Scores of building material dealers and association executives headed to Capitol Hill today to urge members of Congress to repeal a paperwork mandate spawned by last year's health care reform package, halt expansion of intensely disliked Environmental Protection Agency (EPA) rules on lead paint, and protect dealers from getting caught up in product-related lawsuits simply because they sold the product.

The visits by members of the National Lumber and Building Materials Dealers Association (NLBMDA) followed a breakfast speech by Rep. Mike Pence, R-Ind., in which the conservative leader said the mortgage interest deduction should be abolished as part of a shift toward a flat tax.

Target No. 1 for NLBMDA members was a provision in the health care reform act requiring all business that spend at least $600 with a vendor, supplier, or contractor to file a 1099 tax form with the Internal Revenue Service identifying who got the money. That provision doesn't have anything to do with health care; rather, it was added because the requirement is expected to generate $17 billion that would pay for health care initiatives.

Small-business advocacy groups such as the NLBMDA have blasted the provision as a huge administrative burden. Ultimately Washington took notice--including President Barack Obama, who had been hesitant to measures opening up the health care reform package to change. Earlier this year, the House passed legislation repealing the form 1099 rule, and the Senate added an amendment to another bill that did much the same thing. So far, however, the two sides haven't come together on consistent language that could be sent to President Obama for his signature.

NLBMDA urged dealers to push House members to work with the Senate to ensure "timely resolution" of the issue and to urge Senators to schedule a vote on the House-pased bill. In particular, NLBMDA asked dealers to find out from members whether their support of the 1099 provision's repeal was conditional on finding an alternative source of funding for health care.

The The EPA lead-paint rule, which took effect last April 22, requires contractors performing renovation, repair, and painting projects that disturb lead-based paint in homes, child care facilities, and schools built before 1978 to be certified and follow specific work practices to prevent lead contamination. The rules are intended to protect children and pregnant women from lead-based paint, exposure to which can lead to learning disabilities, behavior issues and reduced intelligence. Ignoring the mandate can lead to fines of as much as $37,500 per day.

Last August, NLBMDA formally urged the to halt plans to add extra testing requirements to the lead-paint rule until the agency makes a better assessment of the rule's current impact and effectiveness. (Story) The association also has joined with other groups in filing suit challenging the EPA's legal authority to eliminate a provision that had enabled homeowners to decide whether to opt out of the rule's effect if they lived in a home without children or pregnant women. (Story)

For today's and Wednesday's Hill visits, NLBMDA urged dealers to ask that their members of Congress petition EPA's administrator, calling on her to reject the extra testing requirements (known as "clearance testing") as well as to stop the agency from issuing rules that would expand the lead-paint mandate to commercial and public buildings.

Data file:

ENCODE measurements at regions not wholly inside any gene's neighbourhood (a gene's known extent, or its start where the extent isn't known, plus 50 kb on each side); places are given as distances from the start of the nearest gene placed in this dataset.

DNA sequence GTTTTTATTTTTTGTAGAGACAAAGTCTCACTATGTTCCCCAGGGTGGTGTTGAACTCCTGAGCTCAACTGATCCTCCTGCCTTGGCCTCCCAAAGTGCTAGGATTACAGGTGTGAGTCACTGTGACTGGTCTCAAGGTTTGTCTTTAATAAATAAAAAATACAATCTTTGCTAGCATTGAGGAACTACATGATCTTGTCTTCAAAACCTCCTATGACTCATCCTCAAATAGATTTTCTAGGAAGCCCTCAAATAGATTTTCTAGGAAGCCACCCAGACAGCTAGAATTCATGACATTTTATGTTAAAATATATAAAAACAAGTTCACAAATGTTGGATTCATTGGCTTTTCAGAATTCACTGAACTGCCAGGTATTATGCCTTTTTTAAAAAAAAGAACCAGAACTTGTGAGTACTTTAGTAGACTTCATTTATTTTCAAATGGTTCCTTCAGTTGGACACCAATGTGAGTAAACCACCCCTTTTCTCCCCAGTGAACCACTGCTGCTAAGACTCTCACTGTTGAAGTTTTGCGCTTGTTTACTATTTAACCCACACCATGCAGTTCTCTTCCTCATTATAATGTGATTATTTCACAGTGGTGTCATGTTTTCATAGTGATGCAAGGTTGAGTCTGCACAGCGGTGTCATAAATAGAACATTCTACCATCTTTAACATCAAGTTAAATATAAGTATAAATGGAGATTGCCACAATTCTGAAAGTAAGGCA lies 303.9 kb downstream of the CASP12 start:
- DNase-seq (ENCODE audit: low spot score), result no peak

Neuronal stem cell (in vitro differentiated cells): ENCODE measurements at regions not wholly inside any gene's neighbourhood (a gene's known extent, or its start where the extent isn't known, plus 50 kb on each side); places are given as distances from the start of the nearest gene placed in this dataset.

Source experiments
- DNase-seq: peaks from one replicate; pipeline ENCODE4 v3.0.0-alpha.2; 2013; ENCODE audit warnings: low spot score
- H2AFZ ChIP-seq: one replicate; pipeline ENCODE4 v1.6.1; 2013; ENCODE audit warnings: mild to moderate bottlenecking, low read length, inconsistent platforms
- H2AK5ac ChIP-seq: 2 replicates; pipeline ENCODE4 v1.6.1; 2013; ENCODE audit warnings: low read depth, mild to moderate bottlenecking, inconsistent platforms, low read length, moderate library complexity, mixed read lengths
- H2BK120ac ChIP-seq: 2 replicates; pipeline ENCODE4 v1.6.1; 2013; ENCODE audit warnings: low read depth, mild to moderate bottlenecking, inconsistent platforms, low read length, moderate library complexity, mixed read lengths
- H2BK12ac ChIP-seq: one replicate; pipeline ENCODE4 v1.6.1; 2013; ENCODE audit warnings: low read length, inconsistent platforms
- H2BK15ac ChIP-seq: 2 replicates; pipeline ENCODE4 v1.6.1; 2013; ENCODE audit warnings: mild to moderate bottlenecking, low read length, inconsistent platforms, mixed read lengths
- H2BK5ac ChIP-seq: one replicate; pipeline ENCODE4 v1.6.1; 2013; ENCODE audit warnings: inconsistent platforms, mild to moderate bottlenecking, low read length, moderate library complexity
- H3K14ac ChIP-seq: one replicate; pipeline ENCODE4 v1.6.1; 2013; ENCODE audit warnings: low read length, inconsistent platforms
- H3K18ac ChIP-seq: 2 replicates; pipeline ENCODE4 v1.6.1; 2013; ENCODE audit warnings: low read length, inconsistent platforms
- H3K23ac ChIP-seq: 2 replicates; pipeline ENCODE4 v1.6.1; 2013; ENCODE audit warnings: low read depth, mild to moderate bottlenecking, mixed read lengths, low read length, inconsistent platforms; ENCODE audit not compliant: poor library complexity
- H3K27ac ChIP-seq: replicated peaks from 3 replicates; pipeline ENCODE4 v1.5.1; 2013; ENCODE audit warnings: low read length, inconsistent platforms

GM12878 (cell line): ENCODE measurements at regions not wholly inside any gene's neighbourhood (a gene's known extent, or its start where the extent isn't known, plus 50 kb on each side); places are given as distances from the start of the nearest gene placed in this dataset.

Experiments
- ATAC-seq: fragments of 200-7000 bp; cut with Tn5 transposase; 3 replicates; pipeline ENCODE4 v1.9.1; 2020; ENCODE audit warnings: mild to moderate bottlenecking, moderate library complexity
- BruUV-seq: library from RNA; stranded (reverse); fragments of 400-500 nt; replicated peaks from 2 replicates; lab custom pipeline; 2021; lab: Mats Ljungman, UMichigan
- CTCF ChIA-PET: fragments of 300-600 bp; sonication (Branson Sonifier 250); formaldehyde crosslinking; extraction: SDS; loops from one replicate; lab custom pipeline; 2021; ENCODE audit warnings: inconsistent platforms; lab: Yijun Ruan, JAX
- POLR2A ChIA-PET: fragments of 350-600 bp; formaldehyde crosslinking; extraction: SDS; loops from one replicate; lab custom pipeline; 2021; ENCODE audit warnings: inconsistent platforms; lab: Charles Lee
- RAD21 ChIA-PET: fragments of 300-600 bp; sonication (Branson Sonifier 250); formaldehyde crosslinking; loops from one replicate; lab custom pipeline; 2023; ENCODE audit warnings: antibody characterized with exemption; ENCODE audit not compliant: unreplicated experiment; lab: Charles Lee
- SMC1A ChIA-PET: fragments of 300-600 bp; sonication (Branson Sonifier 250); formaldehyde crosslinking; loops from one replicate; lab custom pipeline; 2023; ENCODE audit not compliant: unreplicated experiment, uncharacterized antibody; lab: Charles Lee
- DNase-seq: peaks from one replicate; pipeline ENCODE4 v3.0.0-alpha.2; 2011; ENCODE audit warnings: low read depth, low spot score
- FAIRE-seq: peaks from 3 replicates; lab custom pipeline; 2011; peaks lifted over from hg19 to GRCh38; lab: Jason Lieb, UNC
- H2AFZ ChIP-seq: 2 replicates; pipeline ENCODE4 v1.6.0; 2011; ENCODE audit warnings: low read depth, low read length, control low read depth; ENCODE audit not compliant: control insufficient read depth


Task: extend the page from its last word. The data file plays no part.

The third major NLBMDA initiative involves a hardy perennial of a legislative wish: The Innocent Sellers Fairness Act (ISFA). This proposal protects from liability suits any dealer that simply sells a legal product without altering it and that does not act negligently in handling the product. The measure is designed to keep dealers from being caught up in lawsuits brought when products are alleged to have failed to perform as promised.

NLBMDA has been promoting this issue for at least five years with scant success. Most of the time, it has had trouble finding more than a few dozen members willing to co-sponsor the measure. This year, operating in a much friendlier environment, NLBMDA hopes to generate enthusiasm on the House side for a bill that NLBMDA hopes will be introduced by Rep. Dan Boren, D-Okla., and hopefully Rep. Steve Chabot, R-Ohio. No potential Senate sponsors have been lined up.

In picking the 1099 provision, the EPA's lead rule and ISFA as its top priorities, NLBMDA in effect decided to downplay the question of whether the mortgage interest deduction should remain. Members of the National Association of Home Builders were expected to stress retaining this provision when they visit Capitol Hill this week. But the reception they get may be chilly, if Pence is any example of views among the Republican House majority.

Pence stressed in his breakfast address to dealers that "it's time to pick a fight" on Capitol Hill over federal spending and federal regulations. Among other things, he called for replacing what many call a current, multitiered, loophole-ridden tax system with a flat tax. He also spoke up for regulatory reform.

Replying to a question, Pence said his tax-reform views include eliminating the mortgage deduction. "I do believe in fundamental tax relief," he said. "You'd have people beating a path to buying a house if we lowered taxes." And it's better to have comprehensive relief rather than permitting specific bits and pieces of tax incentives that amount to "fighting for scraps under the table," he said.

Afterward, NLBMDA gave Pence is Legislator of the Year award. It also presented its Grassroots Dealer of the Year award to Chris Yenrick, general manager of Smith Phillips Building Supply, Winston-Salem, N.C.